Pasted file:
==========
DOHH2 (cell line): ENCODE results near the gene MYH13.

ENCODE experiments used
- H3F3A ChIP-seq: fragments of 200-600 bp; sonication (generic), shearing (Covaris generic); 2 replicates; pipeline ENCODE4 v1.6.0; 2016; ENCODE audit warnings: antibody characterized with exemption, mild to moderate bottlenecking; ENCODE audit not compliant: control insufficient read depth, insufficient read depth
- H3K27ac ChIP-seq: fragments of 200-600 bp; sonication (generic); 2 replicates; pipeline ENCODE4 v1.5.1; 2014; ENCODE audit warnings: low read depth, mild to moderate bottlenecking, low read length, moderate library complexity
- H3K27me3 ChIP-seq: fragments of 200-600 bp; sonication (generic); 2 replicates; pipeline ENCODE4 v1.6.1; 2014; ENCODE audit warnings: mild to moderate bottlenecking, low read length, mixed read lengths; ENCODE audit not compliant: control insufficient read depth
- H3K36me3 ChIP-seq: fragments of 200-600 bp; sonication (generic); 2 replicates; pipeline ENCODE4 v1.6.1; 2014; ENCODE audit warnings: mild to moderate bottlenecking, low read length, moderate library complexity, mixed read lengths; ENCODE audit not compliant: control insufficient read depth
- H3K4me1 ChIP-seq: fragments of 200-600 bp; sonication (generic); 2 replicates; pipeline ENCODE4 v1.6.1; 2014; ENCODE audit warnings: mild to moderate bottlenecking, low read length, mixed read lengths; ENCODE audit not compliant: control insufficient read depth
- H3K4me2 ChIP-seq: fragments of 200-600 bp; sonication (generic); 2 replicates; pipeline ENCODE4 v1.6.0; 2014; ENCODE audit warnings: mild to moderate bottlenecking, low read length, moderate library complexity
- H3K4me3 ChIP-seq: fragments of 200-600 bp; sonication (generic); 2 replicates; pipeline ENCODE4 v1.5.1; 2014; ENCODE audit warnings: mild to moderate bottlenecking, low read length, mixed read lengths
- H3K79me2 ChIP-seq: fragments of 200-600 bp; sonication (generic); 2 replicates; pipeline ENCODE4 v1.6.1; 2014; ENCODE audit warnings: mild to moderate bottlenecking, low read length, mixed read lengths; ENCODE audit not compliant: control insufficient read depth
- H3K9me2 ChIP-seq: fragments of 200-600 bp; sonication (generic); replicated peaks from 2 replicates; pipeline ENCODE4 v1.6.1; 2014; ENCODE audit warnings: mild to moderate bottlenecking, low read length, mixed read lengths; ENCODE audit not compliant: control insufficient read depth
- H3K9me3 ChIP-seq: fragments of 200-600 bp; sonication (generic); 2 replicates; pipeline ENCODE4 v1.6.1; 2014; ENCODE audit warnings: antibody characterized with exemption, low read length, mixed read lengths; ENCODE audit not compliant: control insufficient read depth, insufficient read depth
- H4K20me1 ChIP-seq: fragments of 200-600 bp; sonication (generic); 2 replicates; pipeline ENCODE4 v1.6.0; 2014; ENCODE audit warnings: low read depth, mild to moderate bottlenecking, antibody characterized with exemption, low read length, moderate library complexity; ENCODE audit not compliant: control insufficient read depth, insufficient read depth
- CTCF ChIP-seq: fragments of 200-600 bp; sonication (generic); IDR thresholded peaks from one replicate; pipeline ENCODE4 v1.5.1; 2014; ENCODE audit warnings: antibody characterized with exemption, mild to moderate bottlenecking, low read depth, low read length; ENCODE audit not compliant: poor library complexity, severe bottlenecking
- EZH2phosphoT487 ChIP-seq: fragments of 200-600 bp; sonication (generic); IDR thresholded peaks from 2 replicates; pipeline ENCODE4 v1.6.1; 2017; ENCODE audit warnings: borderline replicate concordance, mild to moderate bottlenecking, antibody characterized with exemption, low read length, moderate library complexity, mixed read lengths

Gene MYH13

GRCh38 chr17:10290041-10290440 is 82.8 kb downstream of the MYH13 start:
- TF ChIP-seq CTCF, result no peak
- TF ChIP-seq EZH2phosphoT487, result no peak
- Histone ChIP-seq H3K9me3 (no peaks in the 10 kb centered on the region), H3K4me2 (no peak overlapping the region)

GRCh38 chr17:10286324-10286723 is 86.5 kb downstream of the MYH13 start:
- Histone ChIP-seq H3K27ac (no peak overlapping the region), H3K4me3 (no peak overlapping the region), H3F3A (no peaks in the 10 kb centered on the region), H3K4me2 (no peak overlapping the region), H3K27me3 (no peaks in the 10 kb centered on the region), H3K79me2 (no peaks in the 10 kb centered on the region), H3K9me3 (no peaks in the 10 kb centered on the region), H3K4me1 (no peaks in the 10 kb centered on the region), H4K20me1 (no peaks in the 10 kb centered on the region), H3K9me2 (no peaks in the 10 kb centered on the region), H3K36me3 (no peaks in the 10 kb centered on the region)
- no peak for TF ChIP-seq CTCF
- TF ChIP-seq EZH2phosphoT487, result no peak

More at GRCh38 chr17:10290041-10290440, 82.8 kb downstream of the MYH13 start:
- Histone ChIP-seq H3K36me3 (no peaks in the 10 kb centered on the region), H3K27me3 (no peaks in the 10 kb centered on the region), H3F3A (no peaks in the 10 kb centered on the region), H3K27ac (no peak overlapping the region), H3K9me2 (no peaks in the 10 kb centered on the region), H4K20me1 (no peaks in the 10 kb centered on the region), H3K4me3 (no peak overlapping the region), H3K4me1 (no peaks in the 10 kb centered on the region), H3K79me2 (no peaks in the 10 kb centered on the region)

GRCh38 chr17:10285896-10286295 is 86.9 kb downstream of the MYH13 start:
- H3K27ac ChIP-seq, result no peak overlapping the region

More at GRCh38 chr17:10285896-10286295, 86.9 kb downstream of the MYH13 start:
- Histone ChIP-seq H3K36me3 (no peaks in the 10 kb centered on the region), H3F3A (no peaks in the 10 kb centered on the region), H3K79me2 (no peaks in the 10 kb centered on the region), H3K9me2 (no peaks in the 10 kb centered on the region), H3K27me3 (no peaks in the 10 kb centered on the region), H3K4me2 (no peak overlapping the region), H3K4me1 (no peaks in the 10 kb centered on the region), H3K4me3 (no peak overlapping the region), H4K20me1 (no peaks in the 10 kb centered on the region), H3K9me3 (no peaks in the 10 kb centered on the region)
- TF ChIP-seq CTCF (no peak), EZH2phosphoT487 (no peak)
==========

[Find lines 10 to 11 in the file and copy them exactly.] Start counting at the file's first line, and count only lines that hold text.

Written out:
- H3K79me2 ChIP-seq: fragments of 200-600 bp; sonication (generic); 2 replicates; pipeline ENCODE4 v1.6.1; 2014; ENCODE audit warnings: mild to moderate bottlenecking, low read length, mixed read lengths; ENCODE audit not compliant: control insufficient read depth
- H3K9me2 ChIP-seq: fragments of 200-600 bp; sonication (generic); replicated peaks from 2 replicates; pipeline ENCODE4 v1.6.1; 2014; ENCODE audit warnings: mild to moderate bottlenecking, low read length, mixed read lengths; ENCODE audit not compliant: control insufficient read depth